Isaac Babel: Anthropologist of the Human Soul and of Human Cruelty

Jan. 23 2018

Reviewing the recent translations of Isaac Babel’s work by Val Vinkour and Boris Drayluk, Gary Saul Morson explains the unique genius of the Soviet Jewish writer who was executed at Stalin’s orders in 1940 at the age of forty-five:

There could hardly have been a more grotesque pairing than a sensitive Jewish intellectual with a brutal Cossack regiment. For [the American critic Lionel] Trilling, this contrast constitutes the central theme of [Babel’s best-known cycle of stories], Red Cavalry, and it is certainly important. But something else is going on. The author approaches the world as an anthropologist, a disinterested spectator recording the odd customs of Cossacks, Jews, Poles, priests, ḥasidic rebbes, camp whores, and every sort of perpetrator or victim of extreme violence. Observing his own reactions as if they were someone else’s, or placing himself in dangerous situations in order to monitor his own emotions, he treats himself as just another specimen of the human condition. In his story “My First Goose,” he wonders at his own taste for violence and its intimate link with sexuality. He has to know everything. . . .

The narrator of Red Cavalry—the war correspondent Vasily Lyutov, a pseudonym Babel himself had used while among the Cossacks—observes everyone anthropologically, even his fellow Jews, as if they were a strange tribe. In the opening story, “Crossing the Zbruch,” he is quartered with a poor Jewish family consisting of a pregnant woman, a man with a covered head asleep against the wall, and two “scraggy necked Jews” who hop about “monkey-fashion.” As if he were disgusted by contact with Jews, Lyutov describes finding in the room assigned to him “turned-out wardrobes, . . . scraps of women’s fur coats on the floor, human excrement, and shards of the hidden dishware Jews use once a year—at Easter.” . . .

Red Cavalry draws on a diary Babel kept in which he expresses horror at the violence committed by Reds, Poles, and partisans alike. Everyone kills Jews, and he asks himself, “Can it be that ours is the century in which they perish?” Like Lyutov, the war correspondent in the stories, Babel clings to a belief in revolution as more than senseless killing, but encounters everywhere “the ineradicable cruelty of human beings.” Several stories are narrations by Bolshevik soldiers who nonchalantly describe their hideous, needless brutality as a fight against “treason” and “counterrevolution.”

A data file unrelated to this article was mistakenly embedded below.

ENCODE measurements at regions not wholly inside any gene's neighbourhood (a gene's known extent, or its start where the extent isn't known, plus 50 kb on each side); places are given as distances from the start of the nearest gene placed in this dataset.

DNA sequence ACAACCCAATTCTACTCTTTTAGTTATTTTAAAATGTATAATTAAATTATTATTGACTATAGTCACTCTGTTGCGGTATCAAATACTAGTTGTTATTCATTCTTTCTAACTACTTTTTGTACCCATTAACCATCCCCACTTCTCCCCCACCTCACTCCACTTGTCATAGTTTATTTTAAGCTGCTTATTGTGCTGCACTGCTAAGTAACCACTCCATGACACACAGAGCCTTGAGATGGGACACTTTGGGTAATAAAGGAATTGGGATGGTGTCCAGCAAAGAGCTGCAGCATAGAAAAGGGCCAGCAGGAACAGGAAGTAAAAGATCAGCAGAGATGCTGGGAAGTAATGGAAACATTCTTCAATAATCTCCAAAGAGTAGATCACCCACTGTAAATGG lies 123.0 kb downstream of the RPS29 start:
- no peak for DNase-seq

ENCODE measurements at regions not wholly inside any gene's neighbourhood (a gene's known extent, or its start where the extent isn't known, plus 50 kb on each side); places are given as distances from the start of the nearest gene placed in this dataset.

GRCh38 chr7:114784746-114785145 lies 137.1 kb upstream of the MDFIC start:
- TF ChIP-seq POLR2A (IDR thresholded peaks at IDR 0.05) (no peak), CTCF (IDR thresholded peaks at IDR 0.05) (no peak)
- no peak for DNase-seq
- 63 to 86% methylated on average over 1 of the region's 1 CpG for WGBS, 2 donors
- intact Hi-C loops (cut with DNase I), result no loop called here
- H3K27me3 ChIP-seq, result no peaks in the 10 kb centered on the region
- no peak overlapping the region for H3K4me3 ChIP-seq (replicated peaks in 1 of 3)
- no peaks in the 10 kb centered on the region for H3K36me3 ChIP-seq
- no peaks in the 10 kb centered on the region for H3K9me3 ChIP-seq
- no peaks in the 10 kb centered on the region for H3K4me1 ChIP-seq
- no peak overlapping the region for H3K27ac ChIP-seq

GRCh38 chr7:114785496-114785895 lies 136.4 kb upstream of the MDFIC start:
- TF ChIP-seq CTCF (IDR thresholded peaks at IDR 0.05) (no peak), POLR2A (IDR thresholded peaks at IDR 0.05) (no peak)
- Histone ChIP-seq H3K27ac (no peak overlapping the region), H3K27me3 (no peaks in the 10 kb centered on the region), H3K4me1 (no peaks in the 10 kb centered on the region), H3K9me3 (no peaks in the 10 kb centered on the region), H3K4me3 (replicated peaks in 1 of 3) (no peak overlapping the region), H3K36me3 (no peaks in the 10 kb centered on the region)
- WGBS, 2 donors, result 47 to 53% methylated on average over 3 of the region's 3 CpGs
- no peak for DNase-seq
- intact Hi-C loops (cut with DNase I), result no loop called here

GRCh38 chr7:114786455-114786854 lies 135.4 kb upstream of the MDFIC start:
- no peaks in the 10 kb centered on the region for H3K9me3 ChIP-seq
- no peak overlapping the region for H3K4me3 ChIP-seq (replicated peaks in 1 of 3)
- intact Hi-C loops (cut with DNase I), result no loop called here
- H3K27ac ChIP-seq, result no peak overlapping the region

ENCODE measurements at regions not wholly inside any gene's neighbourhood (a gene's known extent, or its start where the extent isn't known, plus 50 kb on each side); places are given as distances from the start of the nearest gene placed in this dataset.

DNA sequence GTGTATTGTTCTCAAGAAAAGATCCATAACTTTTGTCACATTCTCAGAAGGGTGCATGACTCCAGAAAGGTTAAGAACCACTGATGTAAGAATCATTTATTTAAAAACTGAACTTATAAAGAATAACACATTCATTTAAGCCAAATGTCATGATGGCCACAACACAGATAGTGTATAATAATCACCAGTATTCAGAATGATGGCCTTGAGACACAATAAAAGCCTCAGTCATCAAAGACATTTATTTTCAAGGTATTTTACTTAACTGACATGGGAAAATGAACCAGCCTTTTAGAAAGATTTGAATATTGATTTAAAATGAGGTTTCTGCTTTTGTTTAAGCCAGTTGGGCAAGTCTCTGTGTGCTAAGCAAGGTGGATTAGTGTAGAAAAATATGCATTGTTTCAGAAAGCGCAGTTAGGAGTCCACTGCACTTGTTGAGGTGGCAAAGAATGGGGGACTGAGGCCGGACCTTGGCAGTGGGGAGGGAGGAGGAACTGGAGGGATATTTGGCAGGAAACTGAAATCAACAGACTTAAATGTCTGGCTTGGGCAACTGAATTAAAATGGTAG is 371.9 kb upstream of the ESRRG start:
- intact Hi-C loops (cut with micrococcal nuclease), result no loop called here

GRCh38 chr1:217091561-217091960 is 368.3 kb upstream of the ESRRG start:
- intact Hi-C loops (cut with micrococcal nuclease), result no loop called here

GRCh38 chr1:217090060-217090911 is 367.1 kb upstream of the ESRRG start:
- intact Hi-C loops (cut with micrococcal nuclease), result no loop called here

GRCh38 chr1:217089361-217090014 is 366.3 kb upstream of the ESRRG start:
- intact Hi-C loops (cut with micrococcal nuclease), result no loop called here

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More about: Arts & Culture, Communism, Isaac Babel, Literature, Russia, Soviet Jewry

To Israel’s Leading Strategist, Strength, Not Concessions, Has Brought a Measure of Calm

Aug. 14 2018

Following a long and distinguished career in the IDF, Yaakov Amidror served as Israel’s national-security adviser from 2011 to 2013. He speaks with Armin Rosen about the threats from Gaza, Hizballah, and Iran:

For Israel’s entire existence, would-be peacemakers have argued that the key to regional harmony is the reduction of the Jewish state’s hard power through territorial withdrawals and/or the legitimization of the country’s non-state enemies. In Amidror’s view, reality has thoroughly debunked this line of reasoning.

Amidror believes peace—or calm, at least—came as a result of Israeli muscle. Israel proved to its former enemies in the Sunni Arab world that it’s powerful enough to fill the vacuum left by America’s exit from the region and to stand up to Iran on the rest of the Middle East’s behalf. “The stronger Israel is, the more the ability of Arab countries to cooperate [with it] grows,” Amidror explained. On the whole, Amidror said he’s “very optimistic. I remember the threat that we faced when we were young. We fought the Six-Day War and I remember the Yom Kippur War, and I see what we are facing today. We have only one-and-a-half problems. One problem is Iran, and the half-problem is Hizballah.” . . .

In all likelihood the next Israeli-Iranian confrontation will be a clash with Amidror’s half-threat: the Lebanese Shiite militant group Hizballah, Iran’s most effective proxy in the Middle East and perhaps the best armed non-state military force on earth. . . . “We should neutralize the military capability of Hizballah,” [in the event of war], he said. “We should not destroy the organization as a political tool. If the Shiites want these people to represent them, it’s their problem.” . . .

“It will be a very nasty war,” Amidror said. “A very, very nasty war.” Hizballah will fire “thousands and thousands” of long-range missiles of improved precision, speed, and range at Israeli population centers, a bombardment larger than Israel’s various layers of missile defense will be able to neutralize in full. . . . This will, [however], be a blow Israel can withstand. “Israelis will be killed, no question,” Amidror said. “But it’s not going to be catastrophic.”

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More about: Hizballah, Iran, Israel & Zionism, Israeli Security, Israeli-Palestinian Conflict, Lebanon